A Pilot Study to Evaluate Individualized Choice of Antidepressant in Patients With Cancer
Major depressive disorder (MDD) is a debilitating illness associated with increased
mortality and significant impairment in quality of life. The prevalence of MDD is
particularly high in patients with cancer, as much as 38% in some studies.
The study of depression in cancer patients is particularly important, as these co-morbid
illnesses can frequently complicate the management of each other. In addition to affecting
quality of life, poorly controlled depression can affect cancer treatment adherence and can
lead to poor treatment outcomes.
Depression can be challenging to diagnose in patients with cancer. A spectrum of depressive
symptoms can be seen, ranging from appropriate sadness in response to a life threatening
diagnosis, to a major depressive episode. The diagnosis is confounded by the symptoms
brought on by the cancer and its treatment, such as fatigue, insomnia, anorexia, and pain.
Medications commonly used in cancer patients such as narcotics, benzodiazepines,
antihistamines, steroids, antibiotics, chemotherapy, and endocrine therapy can all lead to
side effects that further confuse the picture. However, while challenging, evidence does
suggest that a valid diagnosis of depression can be made in this patient population.
The current standard for diagnosing MDD is the Diagnostic and Statistical Manual of Mental
Disorders - Fourth Edition - Text Revision (DSM-IV-TR), which was published in 2000 by the
American Psychiatric Association. The diagnosis is made based on an interview between the
patient and physician in which nine criteria are assessed, including depressed mood,
anhedonia, weight loss or gain, insomnia or hypersomnia, psychomotor agitation or
retardation, fatigue, feelings of worthlessness or guilt, difficulty concentrating, and
recurrent thoughts of death. In patients with cancer, the diagnosis of MDD is more often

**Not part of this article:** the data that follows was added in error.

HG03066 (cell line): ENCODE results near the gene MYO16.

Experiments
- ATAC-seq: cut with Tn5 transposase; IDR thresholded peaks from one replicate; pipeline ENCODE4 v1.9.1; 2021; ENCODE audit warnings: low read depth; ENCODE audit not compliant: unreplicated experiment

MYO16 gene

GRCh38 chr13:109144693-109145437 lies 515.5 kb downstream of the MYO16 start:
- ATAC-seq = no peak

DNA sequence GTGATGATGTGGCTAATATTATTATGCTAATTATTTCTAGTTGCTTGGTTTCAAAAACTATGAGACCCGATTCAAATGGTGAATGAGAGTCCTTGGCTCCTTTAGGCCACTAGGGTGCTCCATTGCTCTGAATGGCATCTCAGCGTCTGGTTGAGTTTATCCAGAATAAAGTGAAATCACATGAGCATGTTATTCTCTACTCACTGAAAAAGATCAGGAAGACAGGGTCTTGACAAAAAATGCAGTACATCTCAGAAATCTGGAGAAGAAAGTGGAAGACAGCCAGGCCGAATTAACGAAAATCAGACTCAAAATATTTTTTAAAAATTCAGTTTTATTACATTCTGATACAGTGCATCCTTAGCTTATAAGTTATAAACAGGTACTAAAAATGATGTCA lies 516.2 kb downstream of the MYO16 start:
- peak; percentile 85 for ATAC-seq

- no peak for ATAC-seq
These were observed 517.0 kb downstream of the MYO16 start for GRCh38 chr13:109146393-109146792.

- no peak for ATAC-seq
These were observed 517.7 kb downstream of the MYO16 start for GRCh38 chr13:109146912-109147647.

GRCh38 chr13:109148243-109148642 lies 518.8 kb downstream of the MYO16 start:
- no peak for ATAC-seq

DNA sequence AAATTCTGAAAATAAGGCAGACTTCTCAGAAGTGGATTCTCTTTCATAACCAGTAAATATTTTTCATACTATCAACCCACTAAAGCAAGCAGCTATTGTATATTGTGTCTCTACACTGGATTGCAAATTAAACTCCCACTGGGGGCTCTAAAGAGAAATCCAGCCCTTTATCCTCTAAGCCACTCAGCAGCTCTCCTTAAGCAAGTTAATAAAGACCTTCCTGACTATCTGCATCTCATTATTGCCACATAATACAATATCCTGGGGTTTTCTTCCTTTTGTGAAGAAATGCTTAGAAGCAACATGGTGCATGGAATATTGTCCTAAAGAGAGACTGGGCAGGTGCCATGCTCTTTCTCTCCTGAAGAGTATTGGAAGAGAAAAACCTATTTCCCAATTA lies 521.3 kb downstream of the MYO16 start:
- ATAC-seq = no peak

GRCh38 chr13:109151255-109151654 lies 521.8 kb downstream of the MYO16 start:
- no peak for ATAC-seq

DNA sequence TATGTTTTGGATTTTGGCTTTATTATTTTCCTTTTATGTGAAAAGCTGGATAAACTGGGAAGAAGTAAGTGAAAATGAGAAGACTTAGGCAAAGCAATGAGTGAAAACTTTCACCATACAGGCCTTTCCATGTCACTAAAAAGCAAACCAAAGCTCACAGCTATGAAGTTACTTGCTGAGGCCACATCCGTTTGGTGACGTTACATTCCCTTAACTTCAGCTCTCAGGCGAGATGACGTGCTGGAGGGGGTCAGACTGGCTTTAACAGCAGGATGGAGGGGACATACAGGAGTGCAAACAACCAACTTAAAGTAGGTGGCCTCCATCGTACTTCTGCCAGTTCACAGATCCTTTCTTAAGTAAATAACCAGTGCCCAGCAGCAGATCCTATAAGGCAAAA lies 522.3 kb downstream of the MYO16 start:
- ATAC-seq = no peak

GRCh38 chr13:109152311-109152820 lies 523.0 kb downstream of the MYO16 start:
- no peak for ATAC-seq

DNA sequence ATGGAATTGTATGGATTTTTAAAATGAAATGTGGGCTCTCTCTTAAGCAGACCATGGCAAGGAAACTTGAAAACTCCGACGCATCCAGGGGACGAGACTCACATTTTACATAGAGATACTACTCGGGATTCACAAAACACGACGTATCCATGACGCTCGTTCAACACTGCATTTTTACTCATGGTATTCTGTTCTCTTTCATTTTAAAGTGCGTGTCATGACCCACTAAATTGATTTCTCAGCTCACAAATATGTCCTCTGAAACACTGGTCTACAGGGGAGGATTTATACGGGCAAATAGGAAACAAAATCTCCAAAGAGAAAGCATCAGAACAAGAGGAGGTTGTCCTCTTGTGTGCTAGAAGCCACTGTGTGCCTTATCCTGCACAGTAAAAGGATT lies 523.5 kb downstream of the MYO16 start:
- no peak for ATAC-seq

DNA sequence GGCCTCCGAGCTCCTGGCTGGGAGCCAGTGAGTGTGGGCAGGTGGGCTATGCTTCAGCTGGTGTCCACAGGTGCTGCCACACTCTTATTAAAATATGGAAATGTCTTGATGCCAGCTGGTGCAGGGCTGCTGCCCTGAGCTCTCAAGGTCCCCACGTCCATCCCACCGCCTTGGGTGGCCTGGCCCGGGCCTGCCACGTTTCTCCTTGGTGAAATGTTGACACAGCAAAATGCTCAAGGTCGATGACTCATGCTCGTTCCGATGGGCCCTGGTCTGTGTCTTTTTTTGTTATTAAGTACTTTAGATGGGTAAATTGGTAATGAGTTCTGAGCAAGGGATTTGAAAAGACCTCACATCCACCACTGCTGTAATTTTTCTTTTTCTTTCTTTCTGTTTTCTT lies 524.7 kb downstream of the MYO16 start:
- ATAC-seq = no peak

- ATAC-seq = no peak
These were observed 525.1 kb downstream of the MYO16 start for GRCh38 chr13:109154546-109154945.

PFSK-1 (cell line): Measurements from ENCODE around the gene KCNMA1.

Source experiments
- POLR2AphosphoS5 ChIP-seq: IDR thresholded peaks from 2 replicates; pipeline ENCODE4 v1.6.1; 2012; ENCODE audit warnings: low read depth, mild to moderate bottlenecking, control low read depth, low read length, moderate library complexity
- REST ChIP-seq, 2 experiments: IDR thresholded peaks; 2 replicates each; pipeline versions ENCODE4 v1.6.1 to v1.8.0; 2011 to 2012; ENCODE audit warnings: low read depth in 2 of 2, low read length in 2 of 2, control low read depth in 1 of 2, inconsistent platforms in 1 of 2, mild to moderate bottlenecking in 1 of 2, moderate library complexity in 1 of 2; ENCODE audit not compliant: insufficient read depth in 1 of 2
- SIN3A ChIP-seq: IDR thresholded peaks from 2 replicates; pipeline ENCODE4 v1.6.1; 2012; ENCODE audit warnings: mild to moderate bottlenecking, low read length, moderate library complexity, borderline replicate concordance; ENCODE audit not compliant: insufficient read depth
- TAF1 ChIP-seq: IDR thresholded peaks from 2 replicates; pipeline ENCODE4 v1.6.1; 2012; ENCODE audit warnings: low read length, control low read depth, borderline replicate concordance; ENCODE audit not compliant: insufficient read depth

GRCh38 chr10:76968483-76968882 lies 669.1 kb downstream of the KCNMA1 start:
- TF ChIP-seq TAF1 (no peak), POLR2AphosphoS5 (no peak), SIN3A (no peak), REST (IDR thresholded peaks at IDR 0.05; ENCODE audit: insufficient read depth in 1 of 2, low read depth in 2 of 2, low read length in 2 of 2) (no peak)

based on anhedonia and feelings of worthlessness, as depressed mood, weight fluctuation, and
sleep disturbance can be symptoms of the underlying cancer itself. Once the diagnosis has
been made, there are several tools which have been created and validated for the purpose of
assessing the severity of depression and for following the severity over time. The tool we
intend to use in this study is the PHQ-9.
Therapy for MDD in the general population includes both psychotherapy and pharmacological
intervention. However, the optimal therapy of MDD in cancer patients remains uncertain.
Very few placebo controlled trials have been performed in this population, and there is
currently no uniformly accepted standard of care. Some of the evidence from studies in
depressed but otherwise medically healthy patients may be applicable to cancer patients, but
there are several factors which complicate the treatment of depression in this group. For
example, the overlap of symptoms between depression and the underlying malignancy can
confound the diagnosis, as discussed earlier. Simultaneous treatment of the underlying
malignancy introduces adverse effects from surgery, chemotherapy, or radiation, as well as
an increased likelihood of drug-drug interactions. Finally, co-morbid conditions such as
cancer pain can contribute to the depression, requiring simultaneous therapy. As a result
of these unique factors, the treatment of MDD in cancer patients cannot necessarily be
approached using the standard recommendations for the general population.
There is scant evidence supporting the effectiveness of pharmacologic therapy in cancer
patients with MDD. In the last 25 years only four placebo controlled trials have been
published, and of these only two have shown a statistically significant improvement in
depression scores with active treatment.
Additional studies are needed to evaluate some of the newer antidepressants within the
cancer population and to assess whether this strategy of matching side effects to symptoms
Allocation: Non-Randomized, Intervention Model: Parallel Assignment, Masking: Open Label, Primary Purpose: Supportive Care
To determine the feasibility of this pilot study to recruit subjects, as measured by the number of individuals enrolled per month, such that the goal of the study is met in a timely manner.
Eliza Park, MD
University of North Carolina
United States: Institutional Review Board
|University of North Carolina Hospital||Chapel Hill, North Carolina 27599|